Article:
Diking District #1 was formed in 1914 to protect property from flooding on Puget Island and Little Island.  Basic construction of the levee was completed in 1917.  In response to wave erosion to the original levee structure, the 1936 Flood Control Act authorized the US Army Corps of Engineers to raise and strengthen the existing levees.  The federal construction was completed in 1939. 

 On June 8, 1948, the Puget Island levee broke on the upstream end of the levee system due to excessive high water from spring runoff and a ruptured waterline located within the levee prism.  As a result, all of Puget Island was inundated with water.  The Corps of Engineers repaired the break in the levee as well as reinforced the levee by filling a mile of open borrow ditch with dredge spoils.

 In 1951, Diking District #1 and Diking District #3 were consolidated resulting in the district’s current boundaries and name.  Diking District #3 was the western most end of Puget Island.  The districts were separated by what today is referred to as the Cossdike.

 In the 1950s, The Wahkiakum County Soil and Water Conservation District sponsored the construction of pumping stations.  The conservation district also dredged sloughs and dug ditches to enhance drainage.  During this time, the Corps of Engineers continued to strengthen the levee systems through riprap placement and further filling borrow ditches with dredge spoils.

 On the evening of January 30, 1965, a massive landslide occurred along the Oregon shore just west of Bradley State Park.  This slide created a tsunami wave in the Columbia River which overtopped the Puget Island levee near the Bonneville Tower location.  Damage amounted to washed embankment fill and dislocation of riprap. However, the levee was not breached. Repairs and fortification to the levee system were completed by August 1965.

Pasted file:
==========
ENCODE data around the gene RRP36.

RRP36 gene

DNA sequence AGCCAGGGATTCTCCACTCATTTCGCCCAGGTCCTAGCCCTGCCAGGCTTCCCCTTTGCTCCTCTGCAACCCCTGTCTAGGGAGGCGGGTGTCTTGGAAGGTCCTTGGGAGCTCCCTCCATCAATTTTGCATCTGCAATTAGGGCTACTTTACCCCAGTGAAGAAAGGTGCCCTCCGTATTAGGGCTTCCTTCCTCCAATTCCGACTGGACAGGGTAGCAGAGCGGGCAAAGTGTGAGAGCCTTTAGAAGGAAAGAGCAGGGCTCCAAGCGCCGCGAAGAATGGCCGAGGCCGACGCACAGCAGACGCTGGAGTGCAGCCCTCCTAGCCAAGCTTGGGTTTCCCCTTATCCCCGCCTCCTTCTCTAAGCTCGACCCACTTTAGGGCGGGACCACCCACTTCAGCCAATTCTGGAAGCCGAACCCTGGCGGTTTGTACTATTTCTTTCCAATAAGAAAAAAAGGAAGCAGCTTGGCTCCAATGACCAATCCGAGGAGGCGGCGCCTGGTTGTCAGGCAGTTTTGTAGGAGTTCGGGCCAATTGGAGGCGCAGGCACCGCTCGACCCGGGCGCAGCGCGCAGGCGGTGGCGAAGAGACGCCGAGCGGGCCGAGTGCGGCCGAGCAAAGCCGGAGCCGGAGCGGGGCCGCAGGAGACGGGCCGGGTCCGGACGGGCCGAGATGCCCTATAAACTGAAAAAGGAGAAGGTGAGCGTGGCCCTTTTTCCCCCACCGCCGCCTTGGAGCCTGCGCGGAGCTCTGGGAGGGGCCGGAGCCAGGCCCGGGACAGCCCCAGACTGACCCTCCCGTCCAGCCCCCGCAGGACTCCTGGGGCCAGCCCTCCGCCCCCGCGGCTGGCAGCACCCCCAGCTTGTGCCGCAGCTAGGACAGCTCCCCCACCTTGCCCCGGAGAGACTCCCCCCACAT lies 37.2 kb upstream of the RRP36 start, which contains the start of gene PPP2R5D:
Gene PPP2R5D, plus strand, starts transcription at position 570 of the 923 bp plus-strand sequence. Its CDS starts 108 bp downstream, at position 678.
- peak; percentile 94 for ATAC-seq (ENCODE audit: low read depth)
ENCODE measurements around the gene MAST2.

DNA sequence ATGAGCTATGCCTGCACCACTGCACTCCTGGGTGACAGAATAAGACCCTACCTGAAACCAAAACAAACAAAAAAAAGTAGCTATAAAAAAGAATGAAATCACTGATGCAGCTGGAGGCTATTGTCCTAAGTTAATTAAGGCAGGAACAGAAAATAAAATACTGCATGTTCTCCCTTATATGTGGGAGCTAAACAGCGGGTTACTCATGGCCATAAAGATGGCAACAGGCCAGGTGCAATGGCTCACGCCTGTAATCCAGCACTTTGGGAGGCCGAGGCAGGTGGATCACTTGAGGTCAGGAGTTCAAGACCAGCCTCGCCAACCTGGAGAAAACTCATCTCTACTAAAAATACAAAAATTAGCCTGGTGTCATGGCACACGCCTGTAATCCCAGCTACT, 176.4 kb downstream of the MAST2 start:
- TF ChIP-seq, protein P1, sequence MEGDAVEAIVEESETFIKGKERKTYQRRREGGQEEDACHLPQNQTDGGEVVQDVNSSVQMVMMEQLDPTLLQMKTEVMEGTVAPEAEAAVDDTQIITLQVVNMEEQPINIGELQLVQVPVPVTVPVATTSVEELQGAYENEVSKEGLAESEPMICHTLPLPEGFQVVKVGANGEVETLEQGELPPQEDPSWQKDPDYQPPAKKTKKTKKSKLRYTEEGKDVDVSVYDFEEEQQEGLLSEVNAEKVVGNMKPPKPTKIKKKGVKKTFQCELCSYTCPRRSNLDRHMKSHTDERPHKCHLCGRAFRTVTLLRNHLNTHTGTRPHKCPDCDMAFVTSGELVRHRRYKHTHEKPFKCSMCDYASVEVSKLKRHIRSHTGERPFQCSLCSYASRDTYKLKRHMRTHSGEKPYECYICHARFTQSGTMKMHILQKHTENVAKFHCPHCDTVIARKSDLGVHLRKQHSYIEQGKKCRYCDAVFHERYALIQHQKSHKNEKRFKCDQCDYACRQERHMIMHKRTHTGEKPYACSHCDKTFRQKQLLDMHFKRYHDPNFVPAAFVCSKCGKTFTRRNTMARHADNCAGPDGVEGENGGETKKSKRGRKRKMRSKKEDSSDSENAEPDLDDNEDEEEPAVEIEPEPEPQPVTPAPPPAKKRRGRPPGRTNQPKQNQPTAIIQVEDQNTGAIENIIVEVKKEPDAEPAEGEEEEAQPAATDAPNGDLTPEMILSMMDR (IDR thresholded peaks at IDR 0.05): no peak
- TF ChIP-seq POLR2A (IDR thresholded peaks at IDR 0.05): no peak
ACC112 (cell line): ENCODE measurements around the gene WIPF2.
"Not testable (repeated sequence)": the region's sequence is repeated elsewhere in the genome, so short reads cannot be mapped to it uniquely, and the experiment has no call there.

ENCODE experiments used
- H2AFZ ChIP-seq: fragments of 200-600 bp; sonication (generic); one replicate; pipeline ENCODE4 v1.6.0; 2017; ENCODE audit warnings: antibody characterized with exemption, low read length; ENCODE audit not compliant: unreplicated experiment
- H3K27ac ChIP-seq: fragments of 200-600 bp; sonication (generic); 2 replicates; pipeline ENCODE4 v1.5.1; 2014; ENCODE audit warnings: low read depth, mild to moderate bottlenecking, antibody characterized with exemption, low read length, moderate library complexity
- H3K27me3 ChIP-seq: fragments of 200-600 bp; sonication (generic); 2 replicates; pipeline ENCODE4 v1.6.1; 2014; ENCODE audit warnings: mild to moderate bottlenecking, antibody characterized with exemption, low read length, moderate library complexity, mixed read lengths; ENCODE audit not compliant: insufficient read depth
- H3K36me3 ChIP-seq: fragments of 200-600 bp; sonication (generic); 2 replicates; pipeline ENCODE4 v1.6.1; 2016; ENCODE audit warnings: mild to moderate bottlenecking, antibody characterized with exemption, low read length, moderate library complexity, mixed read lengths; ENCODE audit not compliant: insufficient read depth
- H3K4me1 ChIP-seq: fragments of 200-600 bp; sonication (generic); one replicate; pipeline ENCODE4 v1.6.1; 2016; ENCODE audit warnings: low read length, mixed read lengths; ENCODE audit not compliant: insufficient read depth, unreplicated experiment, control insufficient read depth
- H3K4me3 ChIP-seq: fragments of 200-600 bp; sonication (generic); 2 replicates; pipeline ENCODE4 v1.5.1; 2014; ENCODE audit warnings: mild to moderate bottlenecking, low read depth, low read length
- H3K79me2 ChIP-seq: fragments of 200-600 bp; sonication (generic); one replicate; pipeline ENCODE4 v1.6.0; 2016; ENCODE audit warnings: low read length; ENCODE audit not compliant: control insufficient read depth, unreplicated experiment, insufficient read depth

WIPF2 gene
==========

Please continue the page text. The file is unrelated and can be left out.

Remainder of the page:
In 1975, The Corps of Engineers was authorized by Congress to improve Consolidated Diking District #1’s infrastructure throughout the entire levee system.  The improvements consisted of raising and strengthening the levees and filling borrow pit ditches of Puget Island and Little Island.  The Corps also replaced three existing pump stations and constructed a new pump station on Puget Island.  This project also removed nine tide boxes and added a new drainage structure on Little Island.  The project was completed in 1977.  It should be noted that the water line was removed from the levee prism and placed landward in the district’s right-of-way during this improvement project.  These improvements are what make up the majority of the district’s current day infrastructure.

 In 1987, a wing dike was added near the Duncan Slough pump station to combat erosion.  Then in 2001, the Diking District constructed a new pump station at Forbes Slough on Little Island.  In recent years, the district has been rebuilding pumps and pump motors, replacing outflow pipes at pump stations, and enhancing drainage.

Repairing the Levee in the 1948 Breach. Courtesy of the Wahkiakum County Historical Museum.
Norse Hall During the 1948 Flood. Courtesy of the Wahkiakum County Historical Museum.
Rescue Operations during the 1948 Flood. Courtesy of the Wahkiakum County Historical Museum.
Debris from 1965 Tsunami Wave.
Debris from 1965 Tsunami Wave.
Scar on Bradley Mountain from 1965 Landslide.
1971 Levee Reinforcement.
1975-1977 Levee Improvement Project.
1975-1977 Levee Improvement Project.